Environmentalists Stand with Conservatives on Cloning
July 7, 2008 - 8:03 PM
Capitol Hill (CNSNews.com) - Human cloning is not just a conservative issue anymore, with one of the nation's primary environmental activist groups joining conservatives Friday in calling on the U.S. Senate to ban cloning.
The alliance between Friends of the Earth and conservatives already working to ban cloning could prove to be valuable in persuading the Senate Democratic leadership, which oftentimes yields to pressures from the environmentalist lobby, to take up the issue.
Dr. Brent Blackwelder, president of Friends of the Earth, told Senate staffers Friday that human embryonic cloning, such as the successful clone by Advanced Cell Technologies last weekend, goes against two cornerstone principles of environmentalists: respecting nature, and the precautionary principle, which can be described with the old adage, "look before you leap."
"The fundamental respect for creation and respect for nature means that you don't try to put yourself in God's position and reengineer all of nature, but that is the disrespect being shown in this case," Blackwelder said.
Environmental groups, he added, are educating its members on the importance of understanding and respecting nature as well as understanding "the interdependence between human beings and the rest of nature."
"What is going on with cloning is leading us dramatically back in the opposite direction, of a total separation from nature which would then be discarded and viewed as a disgustful artifact," Blackwelder said.
Trying to control nature has produced poor results in the past, he said, and the cloning of humans is sure to follow suit.
Blackwelder described what he calls "biological pollution." European birds that were imported to the United States, such as the pigeon or Starling, reproduced so fast that they drove native species away, he said.
"Biological pollution is different from chemical pollution, in that chemical pollution out there is disintegrating, where as biological is replicating," Blackwelder added.
"That is what will be going on when they start engineering the human race: you will have inheritable traits with designer babies, so you have the most flagrant violations of the precautionary principle, by arrogant scientists," he said.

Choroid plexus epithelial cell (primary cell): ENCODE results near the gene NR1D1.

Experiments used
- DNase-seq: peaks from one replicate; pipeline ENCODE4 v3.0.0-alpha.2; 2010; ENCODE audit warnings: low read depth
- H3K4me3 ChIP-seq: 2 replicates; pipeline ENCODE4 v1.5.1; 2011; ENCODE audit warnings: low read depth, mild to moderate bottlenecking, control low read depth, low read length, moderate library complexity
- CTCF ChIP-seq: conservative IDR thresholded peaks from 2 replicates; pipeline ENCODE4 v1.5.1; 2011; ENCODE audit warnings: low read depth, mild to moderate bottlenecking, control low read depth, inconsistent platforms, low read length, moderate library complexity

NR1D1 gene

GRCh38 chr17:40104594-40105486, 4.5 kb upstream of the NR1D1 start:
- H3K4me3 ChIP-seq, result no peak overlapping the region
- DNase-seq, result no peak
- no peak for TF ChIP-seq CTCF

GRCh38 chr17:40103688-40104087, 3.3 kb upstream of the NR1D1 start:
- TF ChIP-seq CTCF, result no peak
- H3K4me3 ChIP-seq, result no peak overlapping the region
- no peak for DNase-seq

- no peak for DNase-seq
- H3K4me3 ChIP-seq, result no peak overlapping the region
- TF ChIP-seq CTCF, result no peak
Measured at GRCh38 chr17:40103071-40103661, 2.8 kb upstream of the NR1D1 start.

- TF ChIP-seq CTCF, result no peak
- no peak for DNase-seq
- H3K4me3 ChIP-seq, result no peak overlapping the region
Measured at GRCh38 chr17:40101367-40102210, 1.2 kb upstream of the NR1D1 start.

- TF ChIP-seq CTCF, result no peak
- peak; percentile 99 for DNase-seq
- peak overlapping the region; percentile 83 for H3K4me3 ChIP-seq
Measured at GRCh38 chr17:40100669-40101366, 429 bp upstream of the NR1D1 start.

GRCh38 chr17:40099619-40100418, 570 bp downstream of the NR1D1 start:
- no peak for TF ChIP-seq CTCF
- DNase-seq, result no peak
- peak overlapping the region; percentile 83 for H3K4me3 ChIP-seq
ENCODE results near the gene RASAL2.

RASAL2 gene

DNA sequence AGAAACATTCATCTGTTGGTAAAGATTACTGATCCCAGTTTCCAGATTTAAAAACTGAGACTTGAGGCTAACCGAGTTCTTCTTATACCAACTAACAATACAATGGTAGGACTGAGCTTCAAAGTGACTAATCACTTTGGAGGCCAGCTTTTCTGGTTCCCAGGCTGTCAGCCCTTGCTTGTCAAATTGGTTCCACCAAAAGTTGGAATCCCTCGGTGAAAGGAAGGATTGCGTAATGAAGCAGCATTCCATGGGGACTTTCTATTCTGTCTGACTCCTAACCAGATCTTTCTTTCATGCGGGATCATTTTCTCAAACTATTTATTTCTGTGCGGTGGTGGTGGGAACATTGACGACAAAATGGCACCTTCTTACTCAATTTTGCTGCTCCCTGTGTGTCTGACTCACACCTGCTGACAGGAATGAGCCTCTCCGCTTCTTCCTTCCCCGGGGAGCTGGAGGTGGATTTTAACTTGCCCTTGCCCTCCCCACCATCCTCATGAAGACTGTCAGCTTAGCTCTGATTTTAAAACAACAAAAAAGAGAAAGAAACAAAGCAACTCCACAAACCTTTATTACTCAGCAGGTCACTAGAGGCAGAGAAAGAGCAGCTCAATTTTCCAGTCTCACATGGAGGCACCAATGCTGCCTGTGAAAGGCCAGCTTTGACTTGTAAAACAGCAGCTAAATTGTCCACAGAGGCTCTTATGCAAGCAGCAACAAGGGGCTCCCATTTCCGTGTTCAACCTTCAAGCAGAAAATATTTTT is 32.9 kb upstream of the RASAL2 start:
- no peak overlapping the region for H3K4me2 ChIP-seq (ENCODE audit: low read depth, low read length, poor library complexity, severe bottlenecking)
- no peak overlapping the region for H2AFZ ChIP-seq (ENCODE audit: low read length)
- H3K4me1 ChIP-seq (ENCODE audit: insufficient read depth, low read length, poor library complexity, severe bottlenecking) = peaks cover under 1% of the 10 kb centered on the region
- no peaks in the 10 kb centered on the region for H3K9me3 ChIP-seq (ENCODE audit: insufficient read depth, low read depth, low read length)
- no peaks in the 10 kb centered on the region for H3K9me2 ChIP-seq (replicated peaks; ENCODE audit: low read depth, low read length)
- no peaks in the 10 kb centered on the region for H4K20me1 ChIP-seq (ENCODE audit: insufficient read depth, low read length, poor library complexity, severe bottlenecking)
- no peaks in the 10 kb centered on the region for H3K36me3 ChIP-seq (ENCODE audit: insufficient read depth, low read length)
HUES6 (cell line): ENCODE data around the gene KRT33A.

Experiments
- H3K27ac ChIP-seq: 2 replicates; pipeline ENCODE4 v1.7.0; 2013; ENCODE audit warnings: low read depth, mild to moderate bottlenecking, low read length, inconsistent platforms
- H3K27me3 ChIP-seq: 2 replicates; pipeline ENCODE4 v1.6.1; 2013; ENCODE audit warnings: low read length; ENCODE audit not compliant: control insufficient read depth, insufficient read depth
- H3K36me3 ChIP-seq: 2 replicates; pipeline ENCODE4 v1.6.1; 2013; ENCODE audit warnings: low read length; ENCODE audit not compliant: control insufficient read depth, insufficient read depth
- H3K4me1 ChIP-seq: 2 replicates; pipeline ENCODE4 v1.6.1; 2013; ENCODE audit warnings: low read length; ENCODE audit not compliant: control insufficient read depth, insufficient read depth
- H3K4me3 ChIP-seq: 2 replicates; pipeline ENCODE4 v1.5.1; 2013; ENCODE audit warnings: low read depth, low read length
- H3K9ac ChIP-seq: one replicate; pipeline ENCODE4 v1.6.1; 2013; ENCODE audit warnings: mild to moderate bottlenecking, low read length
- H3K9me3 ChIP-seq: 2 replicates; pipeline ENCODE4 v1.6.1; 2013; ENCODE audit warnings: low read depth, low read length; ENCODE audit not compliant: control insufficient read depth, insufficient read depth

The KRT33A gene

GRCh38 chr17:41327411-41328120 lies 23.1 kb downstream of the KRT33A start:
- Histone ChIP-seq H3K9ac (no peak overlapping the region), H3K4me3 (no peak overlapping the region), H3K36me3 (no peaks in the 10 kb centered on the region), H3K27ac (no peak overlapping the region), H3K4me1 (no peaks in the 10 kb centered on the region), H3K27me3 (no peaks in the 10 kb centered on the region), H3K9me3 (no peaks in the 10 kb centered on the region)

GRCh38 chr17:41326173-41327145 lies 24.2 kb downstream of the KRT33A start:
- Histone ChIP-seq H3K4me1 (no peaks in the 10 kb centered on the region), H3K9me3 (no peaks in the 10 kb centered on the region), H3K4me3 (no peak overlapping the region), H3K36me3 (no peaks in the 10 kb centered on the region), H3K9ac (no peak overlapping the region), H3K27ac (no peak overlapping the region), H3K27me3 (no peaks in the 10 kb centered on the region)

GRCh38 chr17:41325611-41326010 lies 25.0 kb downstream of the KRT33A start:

"Also, the attempt to clone human beings and indeed to try to engineer all of life on earth [shows] they want to fundamentally reshape human beings and the rest of nature," Blackwelder said.
He warned that once cloning was allowed in any instance, it is sure to be abused, which could result in the changing of the human race forever.
"We are on the cutting edge of a major decision about the future of human civilization," Blackwelder said. Cloning places the human race "on the edge of the slippery slope that will eventually lead to a reengineering of all life."
"If society allows that, we can guarantee that it will be abused and will be a serious abuse of women, and fundamentally it will be a profound change in nature and in human beings from the way we see them today," he said.
Bill Saunders, a senior fellow at the Family Research Council who has closely followed the cloning issue, said the fact that environmentalists have joined their side is "invaluable."
"Washington is about coalition politics, and I honestly think that cloning is an issue that cuts across the usual lines," Saunders said. "I think it makes it hard to pigeonhole the opposition and to disregard it, because it is broader than that.
"Obviously, conservatives don't agree with everything environmentalists say, and environmentalists don't agree with everything conservatives say, but they are united in opposing cloning, and it makes the coalition strong," he said.
Saunders added that when usually opposing groups align with one another, people usually think about an issue more and forget about towing the party line.
"When you have coalitions that have groups together that aren't usual together, people have to stop and think about an issue, and they just can't react in a knee-jerk way," he said. "I expect more of the left-leaning groups to join as we go along."